WASHINGTON – A horse-drawn wagon pulled up to the White House Monday with an 18 1/2-foot Christmas tree that will adorn the Blue Room, marking the official start of the holiday decorating season at 1600 Pennsylvania Avenue.
First lady Laura Bush walked outside to receive the Fraser Fir that was pulled up the driveway to the North Portico by two horses, including one that didn't seem happy in his work.
"Our horses aren't working as a team this morning," Mrs. Bush said as she eyed the restless horse and scanned the tree, which was bound and protruding from the back of a green and red wagon.
The tree was donated by Earl and Betsy Deal and their son Buddy of Smokey Holler Tree Farm in Laurel Springs, N.C.
Gary Walters, chief usher at the White House, and Mike Lawn, grounds foreman, selected the tree at the Deals' farm Oct. 20. The tree for the Blue Room as well as trees for the Bush family's private residence and the Oval Office were cut Nov. 25 and transported to Washington.
This year, the holiday decorating theme at the White House is "All things bright and beautiful." The Blue Room is the centerpiece of the White House decorations. The tree must be 18 1/2 feet tall because a chandelier is removed so the tree can be attached to the ceiling.
"The decorators are in there right now," Mrs. Bush said. "Santa's elves are in, decorating the White House."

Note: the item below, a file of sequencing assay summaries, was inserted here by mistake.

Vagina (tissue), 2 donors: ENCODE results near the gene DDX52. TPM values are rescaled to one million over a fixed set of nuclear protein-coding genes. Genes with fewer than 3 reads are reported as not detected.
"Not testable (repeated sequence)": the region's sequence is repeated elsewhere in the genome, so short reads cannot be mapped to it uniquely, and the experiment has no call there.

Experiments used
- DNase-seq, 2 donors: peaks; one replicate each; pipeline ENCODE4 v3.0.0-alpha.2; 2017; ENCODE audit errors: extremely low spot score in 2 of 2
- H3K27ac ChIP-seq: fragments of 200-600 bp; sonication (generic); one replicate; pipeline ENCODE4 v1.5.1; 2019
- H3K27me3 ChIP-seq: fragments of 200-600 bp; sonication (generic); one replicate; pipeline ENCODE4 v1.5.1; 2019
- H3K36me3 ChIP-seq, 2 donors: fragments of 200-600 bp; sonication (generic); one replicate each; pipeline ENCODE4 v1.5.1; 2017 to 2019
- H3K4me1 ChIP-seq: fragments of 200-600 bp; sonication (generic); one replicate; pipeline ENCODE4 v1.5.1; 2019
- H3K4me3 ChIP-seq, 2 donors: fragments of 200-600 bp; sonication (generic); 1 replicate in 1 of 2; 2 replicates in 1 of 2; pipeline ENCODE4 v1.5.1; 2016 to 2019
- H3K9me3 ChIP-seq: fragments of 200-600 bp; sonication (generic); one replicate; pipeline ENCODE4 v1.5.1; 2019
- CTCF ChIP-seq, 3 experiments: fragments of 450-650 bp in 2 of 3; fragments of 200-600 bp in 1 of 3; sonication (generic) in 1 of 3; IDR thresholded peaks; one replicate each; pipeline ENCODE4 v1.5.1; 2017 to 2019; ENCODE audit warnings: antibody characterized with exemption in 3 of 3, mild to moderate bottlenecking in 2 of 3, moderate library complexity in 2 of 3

The National Christmas Tree Association has presented the official White House tree since 1966.
Members of the association, which represents about 4,500 people involved in the production and sale of real Christmas trees, compete in state and regional competitions to become eligible to take a tree to the national contest. The Deals, who have been growing trees for about 34 years, competed and won the North Carolina contest and then beat 22 other entries at the national convention.
The Deals, who have about 240,000 trees growing on their farm, won the national competition with another Fraser Fir that was between 6 and 8 feet tall — the size popular among homeowners. After the Deals won the national competition, the White House staff members traveled to the farm and chose the trees.
"We had tagged this one, hoping it would be the one picked," Earl Deal said. "This is a dream come true. I think every Christmas tree grower hopes that they will someday provide a tree to the White House, but it's still hard to believe that it will ever happen to you. There is no higher honor in this business."